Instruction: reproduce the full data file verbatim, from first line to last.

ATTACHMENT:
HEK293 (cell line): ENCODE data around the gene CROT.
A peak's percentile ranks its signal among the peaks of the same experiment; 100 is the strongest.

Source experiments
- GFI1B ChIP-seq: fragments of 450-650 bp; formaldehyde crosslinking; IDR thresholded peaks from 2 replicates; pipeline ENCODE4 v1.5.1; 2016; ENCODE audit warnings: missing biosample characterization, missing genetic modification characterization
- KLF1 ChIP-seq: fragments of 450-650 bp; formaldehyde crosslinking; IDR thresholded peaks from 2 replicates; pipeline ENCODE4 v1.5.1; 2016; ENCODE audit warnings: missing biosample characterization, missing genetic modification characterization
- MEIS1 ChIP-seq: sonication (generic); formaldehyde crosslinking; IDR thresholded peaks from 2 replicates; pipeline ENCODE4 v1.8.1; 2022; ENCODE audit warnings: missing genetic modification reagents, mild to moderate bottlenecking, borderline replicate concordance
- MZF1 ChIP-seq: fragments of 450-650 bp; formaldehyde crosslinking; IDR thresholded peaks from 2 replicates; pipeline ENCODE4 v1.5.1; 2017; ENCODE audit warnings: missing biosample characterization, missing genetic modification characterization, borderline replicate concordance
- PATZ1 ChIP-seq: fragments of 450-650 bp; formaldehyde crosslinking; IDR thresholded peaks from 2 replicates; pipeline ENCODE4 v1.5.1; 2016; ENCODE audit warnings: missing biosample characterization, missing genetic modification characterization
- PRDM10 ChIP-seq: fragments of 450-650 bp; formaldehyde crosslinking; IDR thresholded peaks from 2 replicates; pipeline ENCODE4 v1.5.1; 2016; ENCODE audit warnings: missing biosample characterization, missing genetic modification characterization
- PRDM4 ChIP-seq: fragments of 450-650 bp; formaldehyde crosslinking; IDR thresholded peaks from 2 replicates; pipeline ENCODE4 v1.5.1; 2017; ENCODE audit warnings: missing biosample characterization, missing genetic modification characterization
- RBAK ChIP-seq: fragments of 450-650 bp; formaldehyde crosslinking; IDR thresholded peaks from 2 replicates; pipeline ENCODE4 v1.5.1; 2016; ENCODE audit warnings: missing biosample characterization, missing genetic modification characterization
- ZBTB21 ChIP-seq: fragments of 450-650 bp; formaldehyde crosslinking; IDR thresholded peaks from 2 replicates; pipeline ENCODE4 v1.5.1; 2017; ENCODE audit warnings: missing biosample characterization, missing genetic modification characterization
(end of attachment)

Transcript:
HEK293 (cell line): ENCODE data around the gene CROT.
A peak's percentile ranks its signal among the peaks of the same experiment; 100 is the strongest.

Source experiments
- GFI1B ChIP-seq: fragments of 450-650 bp; formaldehyde crosslinking; IDR thresholded peaks from 2 replicates; pipeline ENCODE4 v1.5.1; 2016; ENCODE audit warnings: missing biosample characterization, missing genetic modification characterization
- KLF1 ChIP-seq: fragments of 450-650 bp; formaldehyde crosslinking; IDR thresholded peaks from 2 replicates; pipeline ENCODE4 v1.5.1; 2016; ENCODE audit warnings: missing biosample characterization, missing genetic modification characterization
- MEIS1 ChIP-seq: sonication (generic); formaldehyde crosslinking; IDR thresholded peaks from 2 replicates; pipeline ENCODE4 v1.8.1; 2022; ENCODE audit warnings: missing genetic modification reagents, mild to moderate bottlenecking, borderline replicate concordance
- MZF1 ChIP-seq: fragments of 450-650 bp; formaldehyde crosslinking; IDR thresholded peaks from 2 replicates; pipeline ENCODE4 v1.5.1; 2017; ENCODE audit warnings: missing biosample characterization, missing genetic modification characterization, borderline replicate concordance
- PATZ1 ChIP-seq: fragments of 450-650 bp; formaldehyde crosslinking; IDR thresholded peaks from 2 replicates; pipeline ENCODE4 v1.5.1; 2016; ENCODE audit warnings: missing biosample characterization, missing genetic modification characterization
- PRDM10 ChIP-seq: fragments of 450-650 bp; formaldehyde crosslinking; IDR thresholded peaks from 2 replicates; pipeline ENCODE4 v1.5.1; 2016; ENCODE audit warnings: missing biosample characterization, missing genetic modification characterization
- PRDM4 ChIP-seq: fragments of 450-650 bp; formaldehyde crosslinking; IDR thresholded peaks from 2 replicates; pipeline ENCODE4 v1.5.1; 2017; ENCODE audit warnings: missing biosample characterization, missing genetic modification characterization
- RBAK ChIP-seq: fragments of 450-650 bp; formaldehyde crosslinking; IDR thresholded peaks from 2 replicates; pipeline ENCODE4 v1.5.1; 2016; ENCODE audit warnings: missing biosample characterization, missing genetic modification characterization
- ZBTB21 ChIP-seq: fragments of 450-650 bp; formaldehyde crosslinking; IDR thresholded peaks from 2 replicates; pipeline ENCODE4 v1.5.1; 2017; ENCODE audit warnings: missing biosample characterization, missing genetic modification characterization